Southampton School of Art was founded in 1855, partly due to the revival of interest in art following the Great Exhibtion in 1851. Its first home was in the Victoria Rooms on Portland Terrace, but when the Hartley Institution was opened in 1862 the school relocated to the Institution’s premises on the High Street. Among its early pupils were Hubert Herkomer and Edward John Gregory (both of whom became Royal Academicians), Rowland McFadden and George Washington Sandell, father of local historian Elsie Sandell.

A prolonged dispute between the school and the head of the Institution eventually led to the school relocating to the upper rooms of the Philharmonic Rooms on Above Bar Street. This accommodation, however, was too small and inadequate for the needs of an expanding school, and in 1908 new premises on Havelock Terrace (rented from the Southampton Savings Bank) were acquired (see clipping below). In 1925 the school was taken over by the local education authority, and in 1939 it moved into new premises next to the Art Gallery in the newly-built Civic Centre and renamed the College of Art.

On 6 November 1940 the Civic Centre art block was badly damaged in an air raid. The Principal of the School, Percival Moore, told the Southern Daily Echo: “The afternoon session was in progress when the raid began. I remained in my office, but many of the students and members of staff went to the air raid shelters in the corridors in the basement of the school. One class of senior students elected to go on working until gunfire was heard. Fortunately for them they did not go to the shelter, and so escaped… Immediately the explosions occurred I ran along the corridor leading the the shelters. It was full of blinding dust and choking fumes. Water pipes had burst, and the corridor was ankle deep in water.” (7 November 1940)
Mr W. Wood, foreman of the Art Gallery, was talking to one of the masters in a corridor when the air raid began, and he said he believed that discussion saved their lives. Like the school’s principal, and the Mayor, R N Sinclair, (who “injured his right hand slightly”), Mr Wood joined the rescue squads helping to move wreckage off victims. The work went on for many hours, bringing out survivors, but also those killed outright.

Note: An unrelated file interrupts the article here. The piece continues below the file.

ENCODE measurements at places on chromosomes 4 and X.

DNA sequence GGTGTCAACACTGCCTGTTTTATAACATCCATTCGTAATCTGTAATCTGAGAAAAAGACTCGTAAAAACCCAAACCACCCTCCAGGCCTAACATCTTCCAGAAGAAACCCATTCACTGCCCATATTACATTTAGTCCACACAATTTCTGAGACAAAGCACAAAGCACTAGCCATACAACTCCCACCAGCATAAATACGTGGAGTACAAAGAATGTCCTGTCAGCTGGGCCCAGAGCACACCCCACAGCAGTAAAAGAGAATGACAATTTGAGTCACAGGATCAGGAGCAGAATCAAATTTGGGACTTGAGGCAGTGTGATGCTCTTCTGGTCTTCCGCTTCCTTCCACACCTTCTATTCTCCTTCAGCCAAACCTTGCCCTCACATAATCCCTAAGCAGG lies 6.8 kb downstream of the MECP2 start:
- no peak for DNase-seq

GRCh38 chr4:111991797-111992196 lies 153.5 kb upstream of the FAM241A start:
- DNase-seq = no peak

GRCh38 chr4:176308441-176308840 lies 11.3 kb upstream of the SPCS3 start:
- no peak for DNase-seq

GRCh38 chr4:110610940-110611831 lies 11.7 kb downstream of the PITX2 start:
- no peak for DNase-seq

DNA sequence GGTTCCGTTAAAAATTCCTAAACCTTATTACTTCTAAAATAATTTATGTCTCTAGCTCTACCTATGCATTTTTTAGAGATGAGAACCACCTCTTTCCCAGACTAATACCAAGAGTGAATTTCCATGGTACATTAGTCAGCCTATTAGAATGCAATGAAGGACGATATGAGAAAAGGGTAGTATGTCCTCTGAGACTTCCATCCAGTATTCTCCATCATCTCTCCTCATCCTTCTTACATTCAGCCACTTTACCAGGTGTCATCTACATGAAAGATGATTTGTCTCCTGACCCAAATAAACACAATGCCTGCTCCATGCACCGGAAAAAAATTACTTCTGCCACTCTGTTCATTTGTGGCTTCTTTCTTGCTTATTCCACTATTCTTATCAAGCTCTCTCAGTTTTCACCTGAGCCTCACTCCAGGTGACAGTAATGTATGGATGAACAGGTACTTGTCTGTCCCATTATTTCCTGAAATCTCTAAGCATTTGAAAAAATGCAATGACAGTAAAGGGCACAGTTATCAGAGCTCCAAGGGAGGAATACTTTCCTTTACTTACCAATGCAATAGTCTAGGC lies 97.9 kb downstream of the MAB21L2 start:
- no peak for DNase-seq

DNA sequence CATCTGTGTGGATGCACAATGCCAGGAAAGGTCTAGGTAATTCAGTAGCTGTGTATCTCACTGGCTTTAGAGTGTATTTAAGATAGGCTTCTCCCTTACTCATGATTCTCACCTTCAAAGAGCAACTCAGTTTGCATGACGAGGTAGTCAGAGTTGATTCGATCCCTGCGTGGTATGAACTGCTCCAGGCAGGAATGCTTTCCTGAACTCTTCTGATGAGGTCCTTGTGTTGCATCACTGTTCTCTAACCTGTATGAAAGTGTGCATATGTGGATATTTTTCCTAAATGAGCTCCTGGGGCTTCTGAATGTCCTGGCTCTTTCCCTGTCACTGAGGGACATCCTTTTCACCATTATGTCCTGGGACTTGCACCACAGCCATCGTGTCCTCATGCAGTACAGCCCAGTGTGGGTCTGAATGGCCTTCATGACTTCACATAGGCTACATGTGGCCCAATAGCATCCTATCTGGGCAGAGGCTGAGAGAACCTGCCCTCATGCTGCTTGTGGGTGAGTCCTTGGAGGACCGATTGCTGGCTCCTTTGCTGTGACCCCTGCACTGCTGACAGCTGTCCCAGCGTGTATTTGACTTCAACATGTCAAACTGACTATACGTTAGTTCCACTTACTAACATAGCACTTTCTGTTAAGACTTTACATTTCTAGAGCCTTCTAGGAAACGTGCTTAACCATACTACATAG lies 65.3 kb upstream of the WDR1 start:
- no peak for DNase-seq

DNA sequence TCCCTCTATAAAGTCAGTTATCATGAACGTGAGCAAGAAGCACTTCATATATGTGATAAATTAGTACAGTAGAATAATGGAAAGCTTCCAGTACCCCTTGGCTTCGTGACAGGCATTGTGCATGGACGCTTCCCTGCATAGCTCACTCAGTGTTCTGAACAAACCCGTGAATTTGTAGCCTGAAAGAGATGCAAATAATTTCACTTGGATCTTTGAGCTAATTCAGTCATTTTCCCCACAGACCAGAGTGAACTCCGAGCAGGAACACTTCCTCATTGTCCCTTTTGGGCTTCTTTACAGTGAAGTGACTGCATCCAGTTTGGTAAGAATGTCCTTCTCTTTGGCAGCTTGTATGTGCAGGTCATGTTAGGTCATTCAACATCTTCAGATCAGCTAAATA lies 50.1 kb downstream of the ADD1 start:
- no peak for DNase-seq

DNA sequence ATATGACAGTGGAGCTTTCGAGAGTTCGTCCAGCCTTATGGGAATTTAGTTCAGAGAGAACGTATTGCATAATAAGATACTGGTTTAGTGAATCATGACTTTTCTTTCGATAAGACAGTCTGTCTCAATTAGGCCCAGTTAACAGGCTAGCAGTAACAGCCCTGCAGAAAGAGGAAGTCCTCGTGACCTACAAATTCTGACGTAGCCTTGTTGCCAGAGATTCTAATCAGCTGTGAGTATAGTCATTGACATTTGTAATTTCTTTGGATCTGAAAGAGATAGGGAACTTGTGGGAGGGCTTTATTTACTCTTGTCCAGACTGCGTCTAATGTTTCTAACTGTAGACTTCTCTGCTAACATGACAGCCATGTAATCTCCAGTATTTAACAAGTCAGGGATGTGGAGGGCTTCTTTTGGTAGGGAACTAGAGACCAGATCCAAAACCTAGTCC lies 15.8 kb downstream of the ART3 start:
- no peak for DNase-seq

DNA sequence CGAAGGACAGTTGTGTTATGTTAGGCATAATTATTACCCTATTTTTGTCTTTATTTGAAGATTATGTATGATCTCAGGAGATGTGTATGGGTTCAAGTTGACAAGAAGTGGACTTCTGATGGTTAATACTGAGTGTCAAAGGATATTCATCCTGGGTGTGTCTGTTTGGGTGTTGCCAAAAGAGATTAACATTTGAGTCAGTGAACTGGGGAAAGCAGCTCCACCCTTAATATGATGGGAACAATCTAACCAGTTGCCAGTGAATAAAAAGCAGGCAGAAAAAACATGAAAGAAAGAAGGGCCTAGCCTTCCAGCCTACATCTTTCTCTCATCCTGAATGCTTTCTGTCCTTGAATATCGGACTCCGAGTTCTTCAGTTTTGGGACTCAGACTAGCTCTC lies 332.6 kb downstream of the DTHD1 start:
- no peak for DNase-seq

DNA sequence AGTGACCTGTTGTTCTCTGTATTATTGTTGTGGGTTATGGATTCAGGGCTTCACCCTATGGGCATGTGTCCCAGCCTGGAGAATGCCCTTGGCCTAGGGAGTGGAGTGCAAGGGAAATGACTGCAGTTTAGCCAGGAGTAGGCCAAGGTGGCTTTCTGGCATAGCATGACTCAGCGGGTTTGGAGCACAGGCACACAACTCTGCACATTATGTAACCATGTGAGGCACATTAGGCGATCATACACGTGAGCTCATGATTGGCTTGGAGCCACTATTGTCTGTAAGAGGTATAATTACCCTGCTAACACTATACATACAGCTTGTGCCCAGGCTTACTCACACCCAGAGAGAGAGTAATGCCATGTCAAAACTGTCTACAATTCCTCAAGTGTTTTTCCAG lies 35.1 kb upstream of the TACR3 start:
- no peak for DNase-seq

A class of fifteen girls from the Central District school had been taking a dressmaking class, together with full-time student Patricia Alison Ann Hine and mature student Olive Marjorie Bonwick, who both died.
Eleven students, girls aged 13 and 14, were killed on the day:
Eileen Margaret Bartlett
Pamela Georgina Blackford
Emily Nelly Boyd
Betty Irene Davies
Hilda Agnes Dick
Norah Christine Edson
Thelma Millicent Fry. Thelma was taken to the Royal South Hants Hospital, but died there the same day.
Brenda Frances Hambidge
Lilian Isabel Routledge
Freda Edwina Sheath
Violet Edith May Webb
Three members of staff were also killed:
Horace Clarence Harvey, ARCA, Vice Principal of the Art School. At his funeral, Mr Moore said he was “essentially the highly skilled craftsman … easy to work with, a complete gentleman, and an entirely loyal colleague… He was a sincere teacher, of wide and profound knowledge.” (Southern Daily Echo, 16 November 1940)
Iris Daisy Mercer, known as Daisy, head of the dress design department and embroidery mistress. She was buried at her home village of Kennington, nr Ashford, Kent, where she had been a member of the WI and the Amateur Dramatic Society. She studied at the Bromley Art School, passing her course with honours, “one of the first five for the whole of England. Miss Mercer was most talented, and did exquisite work.” (Hampshire Advertiser 16 November 1940)
Alice Muriel Mary Griffin, Dressmaking Mistress.

Two further people died at the Civic Centre that day:
Town Sergeant George Edwin Brown, who was patrolling the shelters beneath the school. He was the son of George Brown, a Hampshire cricketer (Hampshire Advertiser 16 November 1940). Representatives from the Art Gallery staff and the Town Sergeants were present at his funeral on Tuesday 12 November, at Hyde Church in Winchester.
One of the bombs wrecked the flat occupied by the superintendent of the building whose wife and daughter were just about to leave the flat to go to the shelter when the explosion occurred. The girl was thrown back into the flat and injured, but her mother Alice Lottie Grace Lanham was killed.

Three girls from Central District School died later at the Royal South Hants Hospital: Sheila Kathleen Stockwell died on 7 November,
and Esme Clarissa Calwood and Thelma Dorothy Edwards died 8 November.
There is a memorial in the Art Gallery lift lobby to the teachers and students of the Art School, and the others who died as a result if the bombing of the Civic Centre on 6 November 1940.

The school moved to Winchester for the remainder of the war.

In 1945 the college moved back to Southampton, initially to the Deanery School in Marsh Lane. In 1973 new premises were built on East Park Terrace next to the Technical College. In 1978 the College of Art and College of Technology merged to form Southampton College of Higher Education. In 1984 the School of Navigation, joined the College of Higher Education, which was renamed Southampton Institute of Higher Education in the same year. In 2005 Southampton Institute became Southampton Solent University.

After the air raid, 6 November 1940

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Newspaper clipping:

see also

Solent University


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